### 2. Your daily nutrition intake

So how many calories should you eat today? Well, if you’re like me and have got already eaten 3 dishes, much chocolate and haven’t done any sport today, you should probably eat anything. But OK, let’s say the SMT solver should tell you how much you should eat tomorrow. For finding out the exact number of calories you can google for something like “calories calculator” and you may end up on:

- Calculator (https://www.calculator.net/calorie-calculator.html)
- Freedieting (https://www.freedieting.com/calorie-calculator)
- Healthline (https://www.healthline.com/nutrition/how-many-calories-per-day#calorie-calculator)

On these websites, you can easily calculate your needed number of calories.

### 3. Formula Encoding

So how can we tell our overweight/optimization problem to our computer? Just with these 4 simple constraints:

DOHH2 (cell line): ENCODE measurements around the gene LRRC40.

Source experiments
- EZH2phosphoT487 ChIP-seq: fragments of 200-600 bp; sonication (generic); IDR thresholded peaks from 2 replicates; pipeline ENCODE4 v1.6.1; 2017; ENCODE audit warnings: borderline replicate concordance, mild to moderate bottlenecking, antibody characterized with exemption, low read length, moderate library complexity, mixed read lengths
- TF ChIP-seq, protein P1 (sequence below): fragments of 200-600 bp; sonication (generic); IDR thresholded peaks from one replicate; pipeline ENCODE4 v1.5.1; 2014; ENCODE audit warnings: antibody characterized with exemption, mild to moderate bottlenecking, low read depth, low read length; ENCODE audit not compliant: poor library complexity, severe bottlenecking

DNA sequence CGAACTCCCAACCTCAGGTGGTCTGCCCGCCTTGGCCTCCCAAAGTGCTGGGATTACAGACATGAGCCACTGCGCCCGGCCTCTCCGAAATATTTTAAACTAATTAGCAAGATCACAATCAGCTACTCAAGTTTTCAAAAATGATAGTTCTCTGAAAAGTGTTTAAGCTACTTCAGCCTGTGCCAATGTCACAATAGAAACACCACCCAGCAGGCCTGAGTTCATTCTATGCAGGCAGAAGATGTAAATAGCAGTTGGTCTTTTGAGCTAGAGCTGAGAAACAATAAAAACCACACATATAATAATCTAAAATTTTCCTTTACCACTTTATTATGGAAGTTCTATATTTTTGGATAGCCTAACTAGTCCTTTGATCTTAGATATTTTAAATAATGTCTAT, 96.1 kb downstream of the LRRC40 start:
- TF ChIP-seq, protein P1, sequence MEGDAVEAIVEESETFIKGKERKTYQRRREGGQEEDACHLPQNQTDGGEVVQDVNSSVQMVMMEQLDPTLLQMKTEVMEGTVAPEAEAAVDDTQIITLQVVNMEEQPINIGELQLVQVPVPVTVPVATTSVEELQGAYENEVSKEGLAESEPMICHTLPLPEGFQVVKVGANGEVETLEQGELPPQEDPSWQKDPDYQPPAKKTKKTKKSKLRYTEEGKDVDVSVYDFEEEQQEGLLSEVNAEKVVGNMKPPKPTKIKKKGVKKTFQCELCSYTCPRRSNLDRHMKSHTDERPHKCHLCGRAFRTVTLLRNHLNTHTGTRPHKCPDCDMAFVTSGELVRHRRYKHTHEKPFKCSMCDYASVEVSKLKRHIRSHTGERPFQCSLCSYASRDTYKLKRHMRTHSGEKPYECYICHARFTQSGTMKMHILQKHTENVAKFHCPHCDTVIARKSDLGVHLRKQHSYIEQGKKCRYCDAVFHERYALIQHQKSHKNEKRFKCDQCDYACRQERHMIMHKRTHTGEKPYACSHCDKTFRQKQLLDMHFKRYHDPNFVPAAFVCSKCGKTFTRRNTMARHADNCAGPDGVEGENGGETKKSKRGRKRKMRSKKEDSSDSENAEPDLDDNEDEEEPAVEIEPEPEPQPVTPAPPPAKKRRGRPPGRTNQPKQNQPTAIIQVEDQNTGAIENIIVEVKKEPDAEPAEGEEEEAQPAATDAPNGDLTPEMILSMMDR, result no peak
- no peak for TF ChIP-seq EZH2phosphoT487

(I) \(\sum_{i=1}^{|D|} x_i \cdot d_{i2} \leq (C + \alpha)\\\)

(II) \(\sum_{i=1}^{|D|} x_i \cdot d_{i2} \leq (C – \alpha)\\\)

(III) \(\sum_{i=1}^{|D|} x_i = k\)

(IV) \(\bigwedge\limits_{i}^E x_i = 0\)

\( D \) is a set of dishes. \( d_i \in D \) is a tuple \((dish, calories)\) and represents a single dish \(i\).

\(x \in \{ 0, 1 \}\) is an SMT variable that gets automatically assigned by the SMT solver. If \(x_i = 1\), then we will eat this dish the next day. \(k \in \mathbb{N}\) is the number of dishes per day.

\( C \in \mathbb{R} \) is the allowed number of daily calories. \( \alpha \in \mathbb{R} \) is the allowed deviation of \(C\).

\(B\subseteq \mathbb{N}\) is a set of disabled dish indices for the next calculation.

(I) and (II) make sure that our dishes give us the predefined number of calories. (III) makes sure that we get \(k\) dishes per day. (IV) allows us to exclude specific dishes for the next day.